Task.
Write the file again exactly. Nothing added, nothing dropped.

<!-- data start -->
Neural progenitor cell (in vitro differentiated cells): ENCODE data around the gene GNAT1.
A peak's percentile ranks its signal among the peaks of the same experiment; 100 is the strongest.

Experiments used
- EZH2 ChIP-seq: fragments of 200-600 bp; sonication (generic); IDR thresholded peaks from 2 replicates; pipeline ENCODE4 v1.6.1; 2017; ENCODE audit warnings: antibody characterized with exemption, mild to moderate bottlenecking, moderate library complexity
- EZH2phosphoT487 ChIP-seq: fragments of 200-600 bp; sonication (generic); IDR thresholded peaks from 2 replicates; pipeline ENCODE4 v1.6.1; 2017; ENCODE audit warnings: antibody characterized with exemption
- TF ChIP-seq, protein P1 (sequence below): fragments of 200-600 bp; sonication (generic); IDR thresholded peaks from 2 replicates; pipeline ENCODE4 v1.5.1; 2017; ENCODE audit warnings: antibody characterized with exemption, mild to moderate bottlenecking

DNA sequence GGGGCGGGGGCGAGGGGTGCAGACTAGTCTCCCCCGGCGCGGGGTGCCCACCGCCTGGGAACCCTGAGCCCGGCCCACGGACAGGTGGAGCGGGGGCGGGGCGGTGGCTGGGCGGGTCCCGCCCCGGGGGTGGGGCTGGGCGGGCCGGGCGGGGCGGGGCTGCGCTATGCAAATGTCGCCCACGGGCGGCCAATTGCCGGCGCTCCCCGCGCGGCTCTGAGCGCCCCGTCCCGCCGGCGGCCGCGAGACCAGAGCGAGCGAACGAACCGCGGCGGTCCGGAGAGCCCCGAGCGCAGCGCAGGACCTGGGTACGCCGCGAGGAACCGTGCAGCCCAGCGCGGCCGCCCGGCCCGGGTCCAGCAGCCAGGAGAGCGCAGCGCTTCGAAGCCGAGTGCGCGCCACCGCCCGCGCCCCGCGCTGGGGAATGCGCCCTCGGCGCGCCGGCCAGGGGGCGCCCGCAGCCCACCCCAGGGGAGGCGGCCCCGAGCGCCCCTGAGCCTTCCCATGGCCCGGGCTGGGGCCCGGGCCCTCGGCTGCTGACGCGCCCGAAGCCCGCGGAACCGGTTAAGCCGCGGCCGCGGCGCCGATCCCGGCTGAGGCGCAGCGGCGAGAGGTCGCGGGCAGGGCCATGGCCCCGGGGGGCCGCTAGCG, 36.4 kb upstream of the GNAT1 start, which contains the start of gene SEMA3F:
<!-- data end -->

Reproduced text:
Neural progenitor cell (in vitro differentiated cells): ENCODE data around the gene GNAT1.
A peak's percentile ranks its signal among the peaks of the same experiment; 100 is the strongest.

Experiments used
- EZH2 ChIP-seq: fragments of 200-600 bp; sonication (generic); IDR thresholded peaks from 2 replicates; pipeline ENCODE4 v1.6.1; 2017; ENCODE audit warnings: antibody characterized with exemption, mild to moderate bottlenecking, moderate library complexity
- EZH2phosphoT487 ChIP-seq: fragments of 200-600 bp; sonication (generic); IDR thresholded peaks from 2 replicates; pipeline ENCODE4 v1.6.1; 2017; ENCODE audit warnings: antibody characterized with exemption
- TF ChIP-seq, protein P1 (sequence below): fragments of 200-600 bp; sonication (generic); IDR thresholded peaks from 2 replicates; pipeline ENCODE4 v1.5.1; 2017; ENCODE audit warnings: antibody characterized with exemption, mild to moderate bottlenecking

DNA sequence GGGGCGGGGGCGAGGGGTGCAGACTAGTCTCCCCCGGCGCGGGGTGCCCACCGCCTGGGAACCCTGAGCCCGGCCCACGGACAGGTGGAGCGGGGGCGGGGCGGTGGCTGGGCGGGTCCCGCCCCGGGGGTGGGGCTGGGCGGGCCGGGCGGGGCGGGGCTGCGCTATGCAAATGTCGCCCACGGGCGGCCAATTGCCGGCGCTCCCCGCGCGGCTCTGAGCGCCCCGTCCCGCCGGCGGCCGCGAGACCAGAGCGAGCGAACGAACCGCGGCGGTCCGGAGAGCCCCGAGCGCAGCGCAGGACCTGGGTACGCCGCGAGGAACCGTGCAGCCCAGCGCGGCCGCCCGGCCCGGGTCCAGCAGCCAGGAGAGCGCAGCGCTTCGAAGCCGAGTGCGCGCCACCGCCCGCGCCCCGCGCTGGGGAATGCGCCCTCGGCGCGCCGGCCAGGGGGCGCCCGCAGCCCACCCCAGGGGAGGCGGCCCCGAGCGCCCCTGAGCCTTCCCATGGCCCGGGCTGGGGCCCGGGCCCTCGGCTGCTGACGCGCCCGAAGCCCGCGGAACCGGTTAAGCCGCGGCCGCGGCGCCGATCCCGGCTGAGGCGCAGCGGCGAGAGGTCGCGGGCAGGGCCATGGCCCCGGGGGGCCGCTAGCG, 36.4 kb upstream of the GNAT1 start, which contains the start of gene SEMA3F: